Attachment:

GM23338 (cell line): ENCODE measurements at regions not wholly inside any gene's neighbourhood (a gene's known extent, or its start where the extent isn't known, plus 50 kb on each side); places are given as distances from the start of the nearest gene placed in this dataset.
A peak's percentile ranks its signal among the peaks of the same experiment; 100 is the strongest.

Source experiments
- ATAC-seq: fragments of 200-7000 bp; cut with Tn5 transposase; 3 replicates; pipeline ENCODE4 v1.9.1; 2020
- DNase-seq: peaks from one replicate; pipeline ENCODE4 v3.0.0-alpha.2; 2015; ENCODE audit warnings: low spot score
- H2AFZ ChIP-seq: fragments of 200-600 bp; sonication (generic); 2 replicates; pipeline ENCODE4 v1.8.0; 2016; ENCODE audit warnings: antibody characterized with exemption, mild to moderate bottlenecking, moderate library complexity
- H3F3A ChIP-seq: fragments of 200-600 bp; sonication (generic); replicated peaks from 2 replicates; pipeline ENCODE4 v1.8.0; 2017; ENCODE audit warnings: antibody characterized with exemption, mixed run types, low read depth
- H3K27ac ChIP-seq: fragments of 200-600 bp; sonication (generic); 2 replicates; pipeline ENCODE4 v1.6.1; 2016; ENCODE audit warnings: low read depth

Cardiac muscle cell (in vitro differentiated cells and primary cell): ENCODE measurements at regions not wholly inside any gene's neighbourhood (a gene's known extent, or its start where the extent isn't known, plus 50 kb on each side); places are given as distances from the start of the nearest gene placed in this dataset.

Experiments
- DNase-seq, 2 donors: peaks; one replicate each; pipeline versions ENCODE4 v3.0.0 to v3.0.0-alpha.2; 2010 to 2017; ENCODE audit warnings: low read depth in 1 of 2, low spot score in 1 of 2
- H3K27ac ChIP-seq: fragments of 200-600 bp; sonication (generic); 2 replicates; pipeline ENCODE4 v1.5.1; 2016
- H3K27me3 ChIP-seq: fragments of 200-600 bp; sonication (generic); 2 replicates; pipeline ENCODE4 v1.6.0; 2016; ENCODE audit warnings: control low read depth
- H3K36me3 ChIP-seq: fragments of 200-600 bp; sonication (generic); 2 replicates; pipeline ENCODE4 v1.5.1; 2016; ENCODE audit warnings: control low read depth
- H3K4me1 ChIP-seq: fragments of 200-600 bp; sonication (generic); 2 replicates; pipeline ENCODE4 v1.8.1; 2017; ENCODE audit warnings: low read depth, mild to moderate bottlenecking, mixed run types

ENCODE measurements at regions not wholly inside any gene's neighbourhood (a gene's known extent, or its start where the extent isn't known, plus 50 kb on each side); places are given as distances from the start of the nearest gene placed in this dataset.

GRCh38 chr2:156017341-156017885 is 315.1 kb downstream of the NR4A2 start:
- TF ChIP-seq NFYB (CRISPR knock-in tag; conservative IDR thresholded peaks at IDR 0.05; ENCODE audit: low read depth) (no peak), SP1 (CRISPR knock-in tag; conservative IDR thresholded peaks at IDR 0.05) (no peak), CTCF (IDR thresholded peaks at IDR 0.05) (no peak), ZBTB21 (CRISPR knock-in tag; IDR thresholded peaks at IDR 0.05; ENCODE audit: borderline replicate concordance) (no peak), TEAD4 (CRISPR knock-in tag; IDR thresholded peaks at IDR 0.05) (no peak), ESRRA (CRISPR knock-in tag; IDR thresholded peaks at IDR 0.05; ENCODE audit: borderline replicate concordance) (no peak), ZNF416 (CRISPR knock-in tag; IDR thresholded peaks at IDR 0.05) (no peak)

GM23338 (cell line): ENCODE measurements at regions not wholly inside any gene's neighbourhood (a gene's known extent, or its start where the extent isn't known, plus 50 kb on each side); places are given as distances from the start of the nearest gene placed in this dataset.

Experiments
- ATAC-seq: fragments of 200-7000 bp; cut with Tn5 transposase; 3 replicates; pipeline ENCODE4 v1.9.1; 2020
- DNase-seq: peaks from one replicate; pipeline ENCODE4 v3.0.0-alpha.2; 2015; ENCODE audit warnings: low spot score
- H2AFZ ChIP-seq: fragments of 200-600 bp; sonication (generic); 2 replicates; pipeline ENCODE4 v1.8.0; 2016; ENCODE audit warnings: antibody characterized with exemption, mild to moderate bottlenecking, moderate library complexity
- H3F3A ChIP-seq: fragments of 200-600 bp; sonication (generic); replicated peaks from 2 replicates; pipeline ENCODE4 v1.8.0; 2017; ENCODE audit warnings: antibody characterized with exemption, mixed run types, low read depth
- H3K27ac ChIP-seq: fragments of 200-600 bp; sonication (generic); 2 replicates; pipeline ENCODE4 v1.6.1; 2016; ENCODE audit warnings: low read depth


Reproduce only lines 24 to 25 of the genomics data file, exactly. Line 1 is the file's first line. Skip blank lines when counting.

- H3F3A ChIP-seq: fragments of 200-600 bp; sonication (generic); replicated peaks from 2 replicates; pipeline ENCODE4 v1.8.0; 2017; ENCODE audit warnings: antibody characterized with exemption, mixed run types, low read depth
- H3K27ac ChIP-seq: fragments of 200-600 bp; sonication (generic); 2 replicates; pipeline ENCODE4 v1.6.1; 2016; ENCODE audit warnings: low read depth